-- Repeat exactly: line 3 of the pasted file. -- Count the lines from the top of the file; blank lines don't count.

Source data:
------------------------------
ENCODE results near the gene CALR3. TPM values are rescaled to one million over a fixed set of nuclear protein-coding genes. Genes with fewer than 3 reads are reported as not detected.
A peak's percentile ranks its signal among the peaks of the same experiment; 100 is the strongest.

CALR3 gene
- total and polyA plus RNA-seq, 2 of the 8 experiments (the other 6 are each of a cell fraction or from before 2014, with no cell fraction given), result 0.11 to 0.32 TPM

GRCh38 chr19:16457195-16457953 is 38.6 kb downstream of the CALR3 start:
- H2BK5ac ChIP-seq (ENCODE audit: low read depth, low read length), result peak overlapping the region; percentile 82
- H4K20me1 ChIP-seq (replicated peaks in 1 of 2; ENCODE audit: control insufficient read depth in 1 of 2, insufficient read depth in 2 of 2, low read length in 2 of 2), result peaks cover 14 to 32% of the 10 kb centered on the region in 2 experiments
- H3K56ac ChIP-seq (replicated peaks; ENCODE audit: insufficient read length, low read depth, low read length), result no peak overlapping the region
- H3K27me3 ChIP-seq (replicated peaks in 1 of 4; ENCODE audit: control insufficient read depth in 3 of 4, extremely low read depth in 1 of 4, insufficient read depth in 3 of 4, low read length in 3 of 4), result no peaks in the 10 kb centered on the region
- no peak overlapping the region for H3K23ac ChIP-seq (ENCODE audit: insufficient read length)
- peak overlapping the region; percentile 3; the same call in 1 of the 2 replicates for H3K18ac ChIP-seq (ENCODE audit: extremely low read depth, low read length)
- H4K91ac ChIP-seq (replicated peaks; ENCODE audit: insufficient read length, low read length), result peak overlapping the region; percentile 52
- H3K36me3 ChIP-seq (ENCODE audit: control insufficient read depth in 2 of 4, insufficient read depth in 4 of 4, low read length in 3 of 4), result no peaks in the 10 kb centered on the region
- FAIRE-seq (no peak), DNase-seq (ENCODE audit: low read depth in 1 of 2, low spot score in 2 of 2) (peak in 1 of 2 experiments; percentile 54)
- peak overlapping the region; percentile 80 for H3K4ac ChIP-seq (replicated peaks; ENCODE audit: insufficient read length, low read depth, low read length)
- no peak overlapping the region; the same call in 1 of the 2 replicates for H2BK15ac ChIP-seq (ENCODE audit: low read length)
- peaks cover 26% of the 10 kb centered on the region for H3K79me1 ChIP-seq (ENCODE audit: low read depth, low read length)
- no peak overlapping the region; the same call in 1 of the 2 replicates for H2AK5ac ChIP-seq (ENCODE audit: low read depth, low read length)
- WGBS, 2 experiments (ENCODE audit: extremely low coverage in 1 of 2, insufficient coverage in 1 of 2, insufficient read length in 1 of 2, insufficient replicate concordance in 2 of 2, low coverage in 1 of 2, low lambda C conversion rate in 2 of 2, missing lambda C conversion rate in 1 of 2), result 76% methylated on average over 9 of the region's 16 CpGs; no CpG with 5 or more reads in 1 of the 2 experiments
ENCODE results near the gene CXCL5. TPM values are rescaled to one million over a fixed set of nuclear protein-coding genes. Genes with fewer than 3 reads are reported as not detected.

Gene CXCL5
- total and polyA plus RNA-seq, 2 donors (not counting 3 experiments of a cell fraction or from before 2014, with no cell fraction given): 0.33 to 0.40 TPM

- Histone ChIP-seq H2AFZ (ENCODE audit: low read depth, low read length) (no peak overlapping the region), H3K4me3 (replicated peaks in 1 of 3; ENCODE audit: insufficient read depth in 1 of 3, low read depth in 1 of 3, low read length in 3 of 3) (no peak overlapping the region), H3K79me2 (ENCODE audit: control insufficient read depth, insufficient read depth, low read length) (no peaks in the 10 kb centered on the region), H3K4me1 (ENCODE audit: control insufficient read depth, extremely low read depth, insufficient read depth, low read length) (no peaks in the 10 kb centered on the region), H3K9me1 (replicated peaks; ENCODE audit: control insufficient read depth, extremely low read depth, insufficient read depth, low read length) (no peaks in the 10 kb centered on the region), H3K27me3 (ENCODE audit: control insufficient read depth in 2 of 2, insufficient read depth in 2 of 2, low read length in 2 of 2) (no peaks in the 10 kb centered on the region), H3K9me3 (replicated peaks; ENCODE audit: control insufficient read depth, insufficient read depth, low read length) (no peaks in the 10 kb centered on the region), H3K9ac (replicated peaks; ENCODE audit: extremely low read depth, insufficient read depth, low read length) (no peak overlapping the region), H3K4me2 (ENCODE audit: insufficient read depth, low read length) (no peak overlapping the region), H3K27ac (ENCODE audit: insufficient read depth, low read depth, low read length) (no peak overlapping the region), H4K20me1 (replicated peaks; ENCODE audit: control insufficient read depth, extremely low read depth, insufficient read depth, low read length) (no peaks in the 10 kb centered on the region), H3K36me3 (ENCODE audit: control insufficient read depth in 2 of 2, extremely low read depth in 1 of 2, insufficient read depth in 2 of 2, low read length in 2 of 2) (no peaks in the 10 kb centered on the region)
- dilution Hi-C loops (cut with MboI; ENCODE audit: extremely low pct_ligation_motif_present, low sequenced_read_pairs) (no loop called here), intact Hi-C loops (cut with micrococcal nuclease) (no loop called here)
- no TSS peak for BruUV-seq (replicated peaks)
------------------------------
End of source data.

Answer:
CALR3 gene